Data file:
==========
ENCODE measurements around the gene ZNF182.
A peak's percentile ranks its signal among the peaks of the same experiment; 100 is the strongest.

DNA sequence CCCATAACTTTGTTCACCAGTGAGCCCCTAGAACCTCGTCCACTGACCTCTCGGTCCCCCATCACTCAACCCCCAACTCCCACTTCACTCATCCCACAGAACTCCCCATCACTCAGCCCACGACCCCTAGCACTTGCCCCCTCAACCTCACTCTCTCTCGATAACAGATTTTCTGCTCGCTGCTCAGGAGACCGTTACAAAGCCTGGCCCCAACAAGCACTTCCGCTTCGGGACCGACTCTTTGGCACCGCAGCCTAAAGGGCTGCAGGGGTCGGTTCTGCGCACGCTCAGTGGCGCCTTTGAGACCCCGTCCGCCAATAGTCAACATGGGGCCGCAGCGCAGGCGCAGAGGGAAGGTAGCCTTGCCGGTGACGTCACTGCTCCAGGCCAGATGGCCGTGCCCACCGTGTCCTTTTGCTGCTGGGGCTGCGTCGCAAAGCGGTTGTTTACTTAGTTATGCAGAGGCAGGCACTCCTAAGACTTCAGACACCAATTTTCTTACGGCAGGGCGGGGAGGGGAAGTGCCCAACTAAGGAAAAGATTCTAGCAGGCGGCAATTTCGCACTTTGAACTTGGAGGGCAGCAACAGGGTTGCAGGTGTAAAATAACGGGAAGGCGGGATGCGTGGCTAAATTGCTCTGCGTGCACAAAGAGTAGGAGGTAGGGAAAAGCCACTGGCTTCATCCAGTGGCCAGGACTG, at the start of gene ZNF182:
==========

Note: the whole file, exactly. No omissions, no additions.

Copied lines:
ENCODE measurements around the gene ZNF182.
A peak's percentile ranks its signal among the peaks of the same experiment; 100 is the strongest.

DNA sequence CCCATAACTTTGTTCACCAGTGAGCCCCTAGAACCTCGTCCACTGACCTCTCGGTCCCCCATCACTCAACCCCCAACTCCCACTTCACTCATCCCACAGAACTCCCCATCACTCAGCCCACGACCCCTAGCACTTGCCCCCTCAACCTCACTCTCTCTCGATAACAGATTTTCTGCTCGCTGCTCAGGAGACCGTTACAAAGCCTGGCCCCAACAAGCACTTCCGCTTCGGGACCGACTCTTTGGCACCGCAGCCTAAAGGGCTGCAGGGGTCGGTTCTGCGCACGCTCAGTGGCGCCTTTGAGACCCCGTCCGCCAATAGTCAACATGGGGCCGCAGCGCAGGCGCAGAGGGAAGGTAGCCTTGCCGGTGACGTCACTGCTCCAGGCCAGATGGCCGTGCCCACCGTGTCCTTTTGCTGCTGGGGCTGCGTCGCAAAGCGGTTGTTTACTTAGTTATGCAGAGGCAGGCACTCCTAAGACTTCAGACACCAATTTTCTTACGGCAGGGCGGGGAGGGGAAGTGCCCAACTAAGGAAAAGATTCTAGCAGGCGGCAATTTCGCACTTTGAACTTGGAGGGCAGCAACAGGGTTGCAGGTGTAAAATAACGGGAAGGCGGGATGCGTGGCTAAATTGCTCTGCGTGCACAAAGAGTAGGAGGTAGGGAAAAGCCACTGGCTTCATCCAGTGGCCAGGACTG, at the start of gene ZNF182: